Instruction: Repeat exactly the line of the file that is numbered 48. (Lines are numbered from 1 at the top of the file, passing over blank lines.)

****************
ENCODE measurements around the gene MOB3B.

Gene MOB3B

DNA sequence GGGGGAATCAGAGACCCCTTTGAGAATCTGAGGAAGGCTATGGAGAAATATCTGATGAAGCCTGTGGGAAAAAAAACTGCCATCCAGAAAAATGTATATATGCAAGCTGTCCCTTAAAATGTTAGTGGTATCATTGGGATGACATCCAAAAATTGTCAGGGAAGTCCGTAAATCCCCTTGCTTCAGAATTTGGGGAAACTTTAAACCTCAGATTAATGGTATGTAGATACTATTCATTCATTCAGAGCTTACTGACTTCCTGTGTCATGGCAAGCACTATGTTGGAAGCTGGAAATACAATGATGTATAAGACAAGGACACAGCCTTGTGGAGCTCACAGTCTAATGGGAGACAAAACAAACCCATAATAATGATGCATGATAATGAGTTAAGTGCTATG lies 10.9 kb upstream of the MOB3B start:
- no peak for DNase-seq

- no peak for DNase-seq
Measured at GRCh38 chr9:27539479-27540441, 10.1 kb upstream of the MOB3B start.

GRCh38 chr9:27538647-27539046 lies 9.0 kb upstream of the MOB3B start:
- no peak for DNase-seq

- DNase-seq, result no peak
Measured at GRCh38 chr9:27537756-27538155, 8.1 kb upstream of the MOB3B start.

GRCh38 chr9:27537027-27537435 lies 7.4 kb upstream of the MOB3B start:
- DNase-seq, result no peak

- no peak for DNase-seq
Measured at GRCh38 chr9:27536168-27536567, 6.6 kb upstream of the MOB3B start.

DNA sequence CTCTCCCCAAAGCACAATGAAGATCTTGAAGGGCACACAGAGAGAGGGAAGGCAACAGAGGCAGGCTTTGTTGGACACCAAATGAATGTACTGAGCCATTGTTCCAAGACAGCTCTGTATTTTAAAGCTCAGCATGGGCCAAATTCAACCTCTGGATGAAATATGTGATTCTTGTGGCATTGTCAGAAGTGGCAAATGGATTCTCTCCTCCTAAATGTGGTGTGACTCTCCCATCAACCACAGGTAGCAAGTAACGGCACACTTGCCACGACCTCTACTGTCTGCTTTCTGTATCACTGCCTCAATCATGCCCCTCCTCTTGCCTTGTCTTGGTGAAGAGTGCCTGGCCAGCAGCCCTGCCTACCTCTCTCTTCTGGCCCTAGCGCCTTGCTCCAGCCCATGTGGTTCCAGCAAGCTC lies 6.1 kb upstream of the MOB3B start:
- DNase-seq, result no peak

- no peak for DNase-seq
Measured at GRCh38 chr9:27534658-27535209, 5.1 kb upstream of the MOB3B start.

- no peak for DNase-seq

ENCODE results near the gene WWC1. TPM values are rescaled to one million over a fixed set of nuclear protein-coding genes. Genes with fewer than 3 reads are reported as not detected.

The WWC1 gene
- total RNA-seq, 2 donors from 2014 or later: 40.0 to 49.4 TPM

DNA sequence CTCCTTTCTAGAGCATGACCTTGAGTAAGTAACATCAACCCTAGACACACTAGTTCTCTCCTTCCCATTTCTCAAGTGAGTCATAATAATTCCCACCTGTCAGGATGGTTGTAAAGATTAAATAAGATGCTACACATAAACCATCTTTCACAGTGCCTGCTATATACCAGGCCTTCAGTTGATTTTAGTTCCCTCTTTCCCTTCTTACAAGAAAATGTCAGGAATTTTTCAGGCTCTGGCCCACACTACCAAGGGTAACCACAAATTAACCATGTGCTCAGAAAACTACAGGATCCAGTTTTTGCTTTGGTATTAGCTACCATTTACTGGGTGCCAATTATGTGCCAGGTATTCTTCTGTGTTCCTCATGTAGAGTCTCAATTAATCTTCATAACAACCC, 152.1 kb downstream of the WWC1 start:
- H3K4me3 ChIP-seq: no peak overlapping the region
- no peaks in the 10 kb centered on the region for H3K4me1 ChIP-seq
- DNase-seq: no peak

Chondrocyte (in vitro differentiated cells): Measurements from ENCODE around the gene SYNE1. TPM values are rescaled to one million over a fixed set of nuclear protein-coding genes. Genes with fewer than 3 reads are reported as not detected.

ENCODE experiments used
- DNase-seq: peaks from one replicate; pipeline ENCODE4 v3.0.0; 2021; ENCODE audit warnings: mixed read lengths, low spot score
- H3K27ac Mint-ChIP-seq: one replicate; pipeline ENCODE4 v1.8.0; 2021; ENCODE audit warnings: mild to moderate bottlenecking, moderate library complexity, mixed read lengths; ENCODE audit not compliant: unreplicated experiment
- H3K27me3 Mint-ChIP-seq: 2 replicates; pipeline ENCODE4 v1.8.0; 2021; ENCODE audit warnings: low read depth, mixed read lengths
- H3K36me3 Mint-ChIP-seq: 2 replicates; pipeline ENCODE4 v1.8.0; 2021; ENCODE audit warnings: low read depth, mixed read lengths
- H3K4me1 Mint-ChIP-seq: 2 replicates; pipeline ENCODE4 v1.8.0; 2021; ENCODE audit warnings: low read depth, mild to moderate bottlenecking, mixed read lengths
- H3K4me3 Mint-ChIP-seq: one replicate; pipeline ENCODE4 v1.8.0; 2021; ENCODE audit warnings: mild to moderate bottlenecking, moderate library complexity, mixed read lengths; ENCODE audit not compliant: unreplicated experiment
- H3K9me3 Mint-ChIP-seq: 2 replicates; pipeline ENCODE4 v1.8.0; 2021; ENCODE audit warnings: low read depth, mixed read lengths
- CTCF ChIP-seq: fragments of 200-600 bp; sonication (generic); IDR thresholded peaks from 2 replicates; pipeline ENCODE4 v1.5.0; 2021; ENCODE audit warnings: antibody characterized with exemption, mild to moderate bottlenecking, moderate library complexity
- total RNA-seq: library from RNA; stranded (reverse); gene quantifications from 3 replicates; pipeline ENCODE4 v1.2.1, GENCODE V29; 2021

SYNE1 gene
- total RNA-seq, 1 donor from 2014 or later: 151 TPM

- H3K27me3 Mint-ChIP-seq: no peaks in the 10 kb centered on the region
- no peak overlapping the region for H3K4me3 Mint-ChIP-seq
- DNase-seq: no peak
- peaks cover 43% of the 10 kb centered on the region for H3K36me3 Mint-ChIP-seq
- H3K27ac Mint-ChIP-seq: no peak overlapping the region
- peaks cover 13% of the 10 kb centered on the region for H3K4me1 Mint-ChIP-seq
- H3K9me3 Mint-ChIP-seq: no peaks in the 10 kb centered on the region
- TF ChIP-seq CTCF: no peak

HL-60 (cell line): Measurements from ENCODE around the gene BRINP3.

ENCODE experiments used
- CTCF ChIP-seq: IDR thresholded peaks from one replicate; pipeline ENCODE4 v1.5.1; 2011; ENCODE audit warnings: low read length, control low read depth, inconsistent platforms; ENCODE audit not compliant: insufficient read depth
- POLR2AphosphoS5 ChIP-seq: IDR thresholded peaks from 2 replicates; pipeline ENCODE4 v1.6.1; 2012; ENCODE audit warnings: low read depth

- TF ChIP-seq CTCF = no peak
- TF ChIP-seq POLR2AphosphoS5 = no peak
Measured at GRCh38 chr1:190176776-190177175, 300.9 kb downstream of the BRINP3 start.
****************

HL-60 (cell line): Measurements from ENCODE around the gene BRINP3.